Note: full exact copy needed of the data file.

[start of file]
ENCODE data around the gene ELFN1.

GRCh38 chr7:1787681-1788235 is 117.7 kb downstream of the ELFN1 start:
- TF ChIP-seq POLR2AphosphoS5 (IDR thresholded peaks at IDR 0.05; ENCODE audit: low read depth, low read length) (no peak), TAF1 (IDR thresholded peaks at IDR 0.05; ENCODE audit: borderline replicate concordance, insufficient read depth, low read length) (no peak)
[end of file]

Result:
ENCODE data around the gene ELFN1.

GRCh38 chr7:1787681-1788235 is 117.7 kb downstream of the ELFN1 start:
- TF ChIP-seq POLR2AphosphoS5 (IDR thresholded peaks at IDR 0.05; ENCODE audit: low read depth, low read length) (no peak), TAF1 (IDR thresholded peaks at IDR 0.05; ENCODE audit: borderline replicate concordance, insufficient read depth, low read length) (no peak)